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  2. cthippo
    Joined: Sep 2010
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    cthippo Senior Member

    They're talking about building a sectional floating causeway or pier so that ships can unload directly onto it and then the cargo can be driven off onto the beach instead of having to transfer to a smaller vessel. The current systems don't work in heavy weather and are hard to move on existing ships.

    Something like the Whales used on D-Day
  3. tspeer
    Joined: Feb 2002
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    Location: Port Gamble, Washington, USA

    tspeer Senior Member

    From "There are five distinct subsystems: 1) Warping Tug (WT), 2) Causeway Ferry (CF), 3) Roll-On/Roll-Off Discharge Facility (RRDF), 4) Floating Causeway (FC) and 5) Air Cushion Vehicle Landing Platform (ACVLAP). The first four are common with the Modular Causeway Systems, while the Air Cushion Vehicle Landing Platform is new. The Army had no plans to procure any ACVLAP units, as it does not currently operate Air Cushion Vehicles.

    The Warping Tug (WT) assembles, disassembles and installs other JMLS subsystems. The WT will be self-propelled and will push, pull, restrain and maneuver each fully assembled, fully loaded JMLS subsystem through SS4 conditions. The WT also will be used to emplace and retrieve anchors and will assist with surf zone salvage.

    The Roll-On/Roll-Off Discharge Facility (RRDF) is a floating platform that will provide sufficient buoyancy and structural and deck strength to accept a RO/RO ship ramp loaded with two main battle tanks while simultaneously having rolling stock and personnel on the platform. The RRDF will provide an interface for simultaneous loading of two lighters (one CF and one LCU-2000 or LSV)(threshold) and three lighters (two CFs and one LCU-2000 or LSV)(objective).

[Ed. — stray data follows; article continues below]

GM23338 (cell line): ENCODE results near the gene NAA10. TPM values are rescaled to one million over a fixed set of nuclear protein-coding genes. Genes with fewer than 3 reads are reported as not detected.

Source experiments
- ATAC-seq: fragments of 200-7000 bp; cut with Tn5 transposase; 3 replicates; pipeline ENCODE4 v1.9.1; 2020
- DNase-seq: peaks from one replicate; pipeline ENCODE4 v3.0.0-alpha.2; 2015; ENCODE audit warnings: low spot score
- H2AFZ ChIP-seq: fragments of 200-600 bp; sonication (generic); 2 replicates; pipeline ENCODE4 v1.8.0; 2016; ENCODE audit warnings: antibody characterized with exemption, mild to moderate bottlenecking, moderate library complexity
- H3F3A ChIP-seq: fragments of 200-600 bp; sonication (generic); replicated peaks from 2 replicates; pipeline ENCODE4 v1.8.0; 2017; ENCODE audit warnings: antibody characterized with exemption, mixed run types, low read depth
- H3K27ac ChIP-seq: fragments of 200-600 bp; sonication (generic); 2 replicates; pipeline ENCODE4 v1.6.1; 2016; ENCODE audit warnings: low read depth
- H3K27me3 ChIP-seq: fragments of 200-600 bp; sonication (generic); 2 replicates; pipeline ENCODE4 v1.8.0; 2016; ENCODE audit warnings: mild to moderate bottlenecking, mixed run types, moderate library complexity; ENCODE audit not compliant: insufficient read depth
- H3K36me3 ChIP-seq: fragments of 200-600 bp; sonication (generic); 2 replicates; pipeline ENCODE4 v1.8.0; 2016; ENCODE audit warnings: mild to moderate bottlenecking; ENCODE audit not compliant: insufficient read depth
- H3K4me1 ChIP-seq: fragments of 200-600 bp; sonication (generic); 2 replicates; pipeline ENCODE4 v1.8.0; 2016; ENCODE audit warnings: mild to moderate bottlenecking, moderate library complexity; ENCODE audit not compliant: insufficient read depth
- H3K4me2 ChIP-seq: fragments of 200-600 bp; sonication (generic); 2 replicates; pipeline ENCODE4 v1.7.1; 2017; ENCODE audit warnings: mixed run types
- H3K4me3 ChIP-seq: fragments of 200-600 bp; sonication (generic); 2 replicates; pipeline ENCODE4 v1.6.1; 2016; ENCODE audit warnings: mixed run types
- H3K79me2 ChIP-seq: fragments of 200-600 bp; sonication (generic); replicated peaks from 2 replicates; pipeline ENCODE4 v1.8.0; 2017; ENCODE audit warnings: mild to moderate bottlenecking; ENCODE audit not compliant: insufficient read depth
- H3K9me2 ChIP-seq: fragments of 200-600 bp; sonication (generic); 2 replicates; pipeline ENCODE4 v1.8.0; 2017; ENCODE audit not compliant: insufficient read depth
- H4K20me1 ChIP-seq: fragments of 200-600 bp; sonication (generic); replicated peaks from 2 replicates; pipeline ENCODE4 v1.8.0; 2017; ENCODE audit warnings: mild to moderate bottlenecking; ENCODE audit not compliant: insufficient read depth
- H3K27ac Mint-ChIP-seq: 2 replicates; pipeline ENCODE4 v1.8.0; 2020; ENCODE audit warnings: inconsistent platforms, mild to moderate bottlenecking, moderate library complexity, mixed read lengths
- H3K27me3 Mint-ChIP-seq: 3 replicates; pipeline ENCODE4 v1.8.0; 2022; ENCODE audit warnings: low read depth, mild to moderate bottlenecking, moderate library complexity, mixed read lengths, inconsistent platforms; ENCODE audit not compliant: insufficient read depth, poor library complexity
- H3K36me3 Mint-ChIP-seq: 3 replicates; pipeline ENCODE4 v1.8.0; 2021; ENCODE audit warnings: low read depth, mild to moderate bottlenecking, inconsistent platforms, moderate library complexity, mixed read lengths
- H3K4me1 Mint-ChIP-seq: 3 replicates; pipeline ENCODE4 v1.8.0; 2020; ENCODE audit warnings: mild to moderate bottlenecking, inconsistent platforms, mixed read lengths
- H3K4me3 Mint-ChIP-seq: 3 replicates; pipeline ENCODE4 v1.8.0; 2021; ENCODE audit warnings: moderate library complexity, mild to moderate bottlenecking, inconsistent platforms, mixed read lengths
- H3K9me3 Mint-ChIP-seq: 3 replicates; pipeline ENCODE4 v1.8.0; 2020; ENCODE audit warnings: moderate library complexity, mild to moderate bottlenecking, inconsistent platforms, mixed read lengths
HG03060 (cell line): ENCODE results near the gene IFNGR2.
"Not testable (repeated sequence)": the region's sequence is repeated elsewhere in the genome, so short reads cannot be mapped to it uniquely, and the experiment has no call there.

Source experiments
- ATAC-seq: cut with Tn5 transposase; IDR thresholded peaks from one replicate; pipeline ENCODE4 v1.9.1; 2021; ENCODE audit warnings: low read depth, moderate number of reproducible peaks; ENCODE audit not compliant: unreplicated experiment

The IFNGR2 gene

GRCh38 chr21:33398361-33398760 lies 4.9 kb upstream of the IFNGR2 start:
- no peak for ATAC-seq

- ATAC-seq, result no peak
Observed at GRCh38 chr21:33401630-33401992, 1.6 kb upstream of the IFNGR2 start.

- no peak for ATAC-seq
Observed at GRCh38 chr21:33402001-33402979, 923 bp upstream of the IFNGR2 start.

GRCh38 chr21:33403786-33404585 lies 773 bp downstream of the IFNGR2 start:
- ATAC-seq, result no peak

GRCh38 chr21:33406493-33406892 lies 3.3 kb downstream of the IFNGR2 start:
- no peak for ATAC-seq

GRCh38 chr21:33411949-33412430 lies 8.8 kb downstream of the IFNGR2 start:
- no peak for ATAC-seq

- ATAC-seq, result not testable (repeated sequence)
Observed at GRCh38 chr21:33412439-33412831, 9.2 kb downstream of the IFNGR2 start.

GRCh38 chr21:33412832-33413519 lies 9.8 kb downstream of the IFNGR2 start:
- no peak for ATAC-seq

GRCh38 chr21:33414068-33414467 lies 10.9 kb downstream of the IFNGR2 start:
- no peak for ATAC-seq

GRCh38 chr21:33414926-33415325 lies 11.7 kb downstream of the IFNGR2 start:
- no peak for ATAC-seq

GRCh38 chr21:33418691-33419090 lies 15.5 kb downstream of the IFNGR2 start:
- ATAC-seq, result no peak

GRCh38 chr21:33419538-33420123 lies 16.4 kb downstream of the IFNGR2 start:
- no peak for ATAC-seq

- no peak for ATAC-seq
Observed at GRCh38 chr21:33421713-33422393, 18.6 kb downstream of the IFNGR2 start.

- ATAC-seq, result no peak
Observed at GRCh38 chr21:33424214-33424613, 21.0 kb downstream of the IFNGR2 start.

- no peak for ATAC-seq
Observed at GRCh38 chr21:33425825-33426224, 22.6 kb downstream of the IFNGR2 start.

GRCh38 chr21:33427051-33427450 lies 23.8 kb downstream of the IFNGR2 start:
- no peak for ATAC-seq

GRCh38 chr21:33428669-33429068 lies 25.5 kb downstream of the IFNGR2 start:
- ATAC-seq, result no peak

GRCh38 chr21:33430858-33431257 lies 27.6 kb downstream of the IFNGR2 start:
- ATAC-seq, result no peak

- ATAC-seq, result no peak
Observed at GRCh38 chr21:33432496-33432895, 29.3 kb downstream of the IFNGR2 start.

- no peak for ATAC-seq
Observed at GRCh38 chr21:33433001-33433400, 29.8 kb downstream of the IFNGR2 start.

The Causeway Ferry (CF) is self-propelled and capable of being moored to an RRDF or alongside a ship and receiving rolling stock and LO/LO cargo from commercial & strategic sealift ships anchored in-stream and then transporting the rolling stock/cargo to the shore. The CF will be capable of conducting unassisted beaching and retracting and drive off of rolling stock and offload of cargo using material handling equipment (MHE). Rolling stock will be able to drive on the stern and off of the bow (drive through capability).

    The Floating Causeway (FC) provides a floating roadway that will extend from the shore (mean high water line), through the surf zone and seaward for a maximum of 1,500 feet. The FC will operate in the surf zone through surf index 9 as defined in the Joint Surf Manual (COMNAVSURFPAC / COMNAVSURFLANTINST 3840) and will withstand a tidal range of 8 feet (threshold) to 12 feet (objective). The FC will feature a variable length roadway. (The objective of this requirement is to accommodate assembly of the shortest roadway, which will still ensure a depth of 20 feet of water at the docking pierhead at mean low tide.)"